Andy was selected to train with the Great Britain squad in 1999, and narrowly missed out on a place at the Sydney Paralympics. Vowing never to miss a major tournament again, he dedicated himself to the life of a full-time athlete, and made his international début at the Wheelchair Rugby World Championships in Gothenburg, Sweden in 2002.
His wheelchair rugby career encompassed three Paralympic Games, three World Championships, and five European Championships, where he was part of the record-breaking team that won three gold medals in a row. He captained Great Britain from 2005 to 2010, and led the team out at the 2008 Beijing Paralympics – one of his proudest moments.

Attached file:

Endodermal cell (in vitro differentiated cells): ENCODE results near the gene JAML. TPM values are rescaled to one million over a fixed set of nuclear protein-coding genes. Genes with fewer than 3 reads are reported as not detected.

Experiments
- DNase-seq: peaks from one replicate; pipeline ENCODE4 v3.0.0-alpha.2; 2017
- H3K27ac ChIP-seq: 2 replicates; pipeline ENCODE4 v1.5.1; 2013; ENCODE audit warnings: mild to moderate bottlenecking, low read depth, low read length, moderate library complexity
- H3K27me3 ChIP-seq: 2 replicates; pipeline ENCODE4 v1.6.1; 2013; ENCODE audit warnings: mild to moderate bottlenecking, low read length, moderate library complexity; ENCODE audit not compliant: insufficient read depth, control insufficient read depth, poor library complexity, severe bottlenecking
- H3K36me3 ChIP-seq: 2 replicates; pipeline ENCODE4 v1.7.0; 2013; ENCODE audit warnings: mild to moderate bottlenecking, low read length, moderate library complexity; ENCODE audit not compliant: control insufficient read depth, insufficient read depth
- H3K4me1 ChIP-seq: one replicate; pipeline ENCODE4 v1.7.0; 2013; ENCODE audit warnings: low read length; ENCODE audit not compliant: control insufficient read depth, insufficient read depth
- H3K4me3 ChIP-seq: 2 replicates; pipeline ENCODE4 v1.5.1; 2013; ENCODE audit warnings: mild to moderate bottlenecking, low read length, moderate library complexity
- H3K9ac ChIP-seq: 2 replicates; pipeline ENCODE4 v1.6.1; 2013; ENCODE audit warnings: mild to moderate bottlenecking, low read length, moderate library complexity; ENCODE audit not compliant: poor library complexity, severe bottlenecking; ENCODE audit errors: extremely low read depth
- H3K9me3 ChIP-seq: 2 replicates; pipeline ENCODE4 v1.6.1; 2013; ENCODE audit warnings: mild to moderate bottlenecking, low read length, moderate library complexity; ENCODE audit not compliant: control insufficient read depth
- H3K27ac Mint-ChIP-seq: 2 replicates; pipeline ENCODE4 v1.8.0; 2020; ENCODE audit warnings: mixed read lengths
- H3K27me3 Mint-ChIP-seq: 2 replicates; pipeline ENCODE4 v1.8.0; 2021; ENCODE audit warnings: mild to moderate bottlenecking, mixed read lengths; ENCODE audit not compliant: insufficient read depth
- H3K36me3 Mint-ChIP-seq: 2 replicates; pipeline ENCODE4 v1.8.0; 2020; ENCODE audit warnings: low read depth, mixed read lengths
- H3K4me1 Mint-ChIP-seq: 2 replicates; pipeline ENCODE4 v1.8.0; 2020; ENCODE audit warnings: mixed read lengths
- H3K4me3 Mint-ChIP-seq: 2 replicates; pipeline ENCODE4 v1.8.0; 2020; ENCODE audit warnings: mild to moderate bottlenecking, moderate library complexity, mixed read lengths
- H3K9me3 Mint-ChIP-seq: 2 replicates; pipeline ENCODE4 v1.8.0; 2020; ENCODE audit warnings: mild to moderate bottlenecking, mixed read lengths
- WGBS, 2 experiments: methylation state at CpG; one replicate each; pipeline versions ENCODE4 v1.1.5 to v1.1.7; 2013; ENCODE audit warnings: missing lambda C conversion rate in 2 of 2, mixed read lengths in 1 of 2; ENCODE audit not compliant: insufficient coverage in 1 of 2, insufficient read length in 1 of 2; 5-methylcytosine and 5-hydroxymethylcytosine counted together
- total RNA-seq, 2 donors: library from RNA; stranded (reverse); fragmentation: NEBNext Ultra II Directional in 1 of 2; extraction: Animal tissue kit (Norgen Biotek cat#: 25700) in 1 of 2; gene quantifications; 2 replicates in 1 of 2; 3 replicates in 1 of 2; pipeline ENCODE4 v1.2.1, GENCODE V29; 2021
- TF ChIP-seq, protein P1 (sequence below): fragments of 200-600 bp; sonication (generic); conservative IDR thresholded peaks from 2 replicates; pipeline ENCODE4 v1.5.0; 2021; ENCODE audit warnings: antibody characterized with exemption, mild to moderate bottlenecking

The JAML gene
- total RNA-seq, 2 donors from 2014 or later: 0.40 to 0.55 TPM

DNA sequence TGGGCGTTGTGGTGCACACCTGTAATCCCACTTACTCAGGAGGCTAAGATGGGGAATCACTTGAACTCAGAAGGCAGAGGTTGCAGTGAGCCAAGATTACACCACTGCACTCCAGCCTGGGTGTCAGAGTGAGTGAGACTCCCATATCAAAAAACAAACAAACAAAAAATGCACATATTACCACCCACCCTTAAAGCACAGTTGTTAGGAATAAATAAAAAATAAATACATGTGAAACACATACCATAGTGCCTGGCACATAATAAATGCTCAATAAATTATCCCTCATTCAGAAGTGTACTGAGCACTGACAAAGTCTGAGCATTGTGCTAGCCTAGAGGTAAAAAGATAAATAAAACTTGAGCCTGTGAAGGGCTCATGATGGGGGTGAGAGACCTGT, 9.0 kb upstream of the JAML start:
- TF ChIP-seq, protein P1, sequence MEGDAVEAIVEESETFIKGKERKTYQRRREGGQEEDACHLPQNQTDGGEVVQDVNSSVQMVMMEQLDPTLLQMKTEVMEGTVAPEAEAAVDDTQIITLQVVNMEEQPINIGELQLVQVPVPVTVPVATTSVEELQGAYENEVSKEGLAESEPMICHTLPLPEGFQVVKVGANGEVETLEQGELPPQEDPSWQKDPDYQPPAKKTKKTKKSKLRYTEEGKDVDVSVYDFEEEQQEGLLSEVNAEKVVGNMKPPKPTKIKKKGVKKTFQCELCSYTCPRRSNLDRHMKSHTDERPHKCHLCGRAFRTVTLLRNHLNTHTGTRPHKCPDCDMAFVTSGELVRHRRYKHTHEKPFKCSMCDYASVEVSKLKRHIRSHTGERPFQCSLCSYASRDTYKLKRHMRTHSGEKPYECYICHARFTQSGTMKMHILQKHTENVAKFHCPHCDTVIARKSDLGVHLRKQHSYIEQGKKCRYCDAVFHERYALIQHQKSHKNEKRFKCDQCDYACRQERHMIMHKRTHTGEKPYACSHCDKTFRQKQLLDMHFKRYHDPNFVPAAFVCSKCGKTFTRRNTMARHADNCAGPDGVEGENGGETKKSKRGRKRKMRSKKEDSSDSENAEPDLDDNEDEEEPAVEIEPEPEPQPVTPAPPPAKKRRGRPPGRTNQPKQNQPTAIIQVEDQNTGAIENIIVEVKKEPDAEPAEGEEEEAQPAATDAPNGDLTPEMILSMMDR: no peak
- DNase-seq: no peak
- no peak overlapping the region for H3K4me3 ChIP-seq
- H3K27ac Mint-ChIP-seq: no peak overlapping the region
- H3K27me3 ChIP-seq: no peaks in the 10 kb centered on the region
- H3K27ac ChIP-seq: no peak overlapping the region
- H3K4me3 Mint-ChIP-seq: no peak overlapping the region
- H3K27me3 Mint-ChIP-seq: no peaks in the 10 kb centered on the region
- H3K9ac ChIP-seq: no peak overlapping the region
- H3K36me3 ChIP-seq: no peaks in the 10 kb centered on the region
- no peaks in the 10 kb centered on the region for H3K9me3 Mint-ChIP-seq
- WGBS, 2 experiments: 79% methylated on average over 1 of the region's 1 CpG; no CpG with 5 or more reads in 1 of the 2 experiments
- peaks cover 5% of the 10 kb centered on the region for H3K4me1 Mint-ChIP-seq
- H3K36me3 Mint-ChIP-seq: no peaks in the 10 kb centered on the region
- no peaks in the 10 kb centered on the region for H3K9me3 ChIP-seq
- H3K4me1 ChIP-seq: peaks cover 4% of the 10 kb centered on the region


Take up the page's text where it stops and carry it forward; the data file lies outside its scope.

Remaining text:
The London 2012 Olympic and Paralympic Games was the greatest sporting event in Great Britain’s history, and the perfect opportunity for Andy to end his career on a high. He took the decision to make this his final tournament, following well over 100 appearances for GB.
Since retiring, Andy has worked as an athlete mentor for the Dame Kelly Holmes Trust, created his own successful mentoring projects and now coaches current Great Britain athletes through their public appearances.
Andy regularly speaks to corporate audiences about performance and has also taken his presentations international, where he specializes in creating bespoke itineraries for organisations. Andy is an experienced ambassador who has represented charities including Team London, Right To Play and most recently, Laureus.